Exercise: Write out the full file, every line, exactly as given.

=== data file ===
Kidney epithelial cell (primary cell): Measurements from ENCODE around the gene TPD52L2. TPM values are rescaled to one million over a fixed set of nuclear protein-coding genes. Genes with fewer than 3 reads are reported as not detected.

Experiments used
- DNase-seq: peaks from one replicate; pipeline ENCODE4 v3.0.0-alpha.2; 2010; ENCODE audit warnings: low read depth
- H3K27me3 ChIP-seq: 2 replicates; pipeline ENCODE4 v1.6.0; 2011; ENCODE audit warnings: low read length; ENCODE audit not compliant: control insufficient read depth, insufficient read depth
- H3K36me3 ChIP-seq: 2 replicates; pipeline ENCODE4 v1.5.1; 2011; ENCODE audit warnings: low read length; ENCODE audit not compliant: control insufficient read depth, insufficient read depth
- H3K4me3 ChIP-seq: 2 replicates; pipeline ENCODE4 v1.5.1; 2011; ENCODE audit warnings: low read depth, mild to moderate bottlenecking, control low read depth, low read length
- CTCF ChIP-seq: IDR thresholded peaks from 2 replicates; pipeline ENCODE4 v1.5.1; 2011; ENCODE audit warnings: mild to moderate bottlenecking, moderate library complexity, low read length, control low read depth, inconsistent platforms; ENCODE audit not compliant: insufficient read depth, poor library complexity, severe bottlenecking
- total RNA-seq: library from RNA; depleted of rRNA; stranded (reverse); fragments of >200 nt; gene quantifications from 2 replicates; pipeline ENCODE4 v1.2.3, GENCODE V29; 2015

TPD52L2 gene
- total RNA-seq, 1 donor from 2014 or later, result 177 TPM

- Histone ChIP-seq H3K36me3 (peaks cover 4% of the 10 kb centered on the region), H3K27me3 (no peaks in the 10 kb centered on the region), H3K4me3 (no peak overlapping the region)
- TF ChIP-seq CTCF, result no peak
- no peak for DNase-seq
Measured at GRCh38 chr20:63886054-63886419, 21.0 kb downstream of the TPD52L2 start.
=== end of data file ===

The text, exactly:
Kidney epithelial cell (primary cell): Measurements from ENCODE around the gene TPD52L2. TPM values are rescaled to one million over a fixed set of nuclear protein-coding genes. Genes with fewer than 3 reads are reported as not detected.

Experiments used
- DNase-seq: peaks from one replicate; pipeline ENCODE4 v3.0.0-alpha.2; 2010; ENCODE audit warnings: low read depth
- H3K27me3 ChIP-seq: 2 replicates; pipeline ENCODE4 v1.6.0; 2011; ENCODE audit warnings: low read length; ENCODE audit not compliant: control insufficient read depth, insufficient read depth
- H3K36me3 ChIP-seq: 2 replicates; pipeline ENCODE4 v1.5.1; 2011; ENCODE audit warnings: low read length; ENCODE audit not compliant: control insufficient read depth, insufficient read depth
- H3K4me3 ChIP-seq: 2 replicates; pipeline ENCODE4 v1.5.1; 2011; ENCODE audit warnings: low read depth, mild to moderate bottlenecking, control low read depth, low read length
- CTCF ChIP-seq: IDR thresholded peaks from 2 replicates; pipeline ENCODE4 v1.5.1; 2011; ENCODE audit warnings: mild to moderate bottlenecking, moderate library complexity, low read length, control low read depth, inconsistent platforms; ENCODE audit not compliant: insufficient read depth, poor library complexity, severe bottlenecking
- total RNA-seq: library from RNA; depleted of rRNA; stranded (reverse); fragments of >200 nt; gene quantifications from 2 replicates; pipeline ENCODE4 v1.2.3, GENCODE V29; 2015

TPD52L2 gene
- total RNA-seq, 1 donor from 2014 or later, result 177 TPM

- Histone ChIP-seq H3K36me3 (peaks cover 4% of the 10 kb centered on the region), H3K27me3 (no peaks in the 10 kb centered on the region), H3K4me3 (no peak overlapping the region)
- TF ChIP-seq CTCF, result no peak
- no peak for DNase-seq
Measured at GRCh38 chr20:63886054-63886419, 21.0 kb downstream of the TPD52L2 start.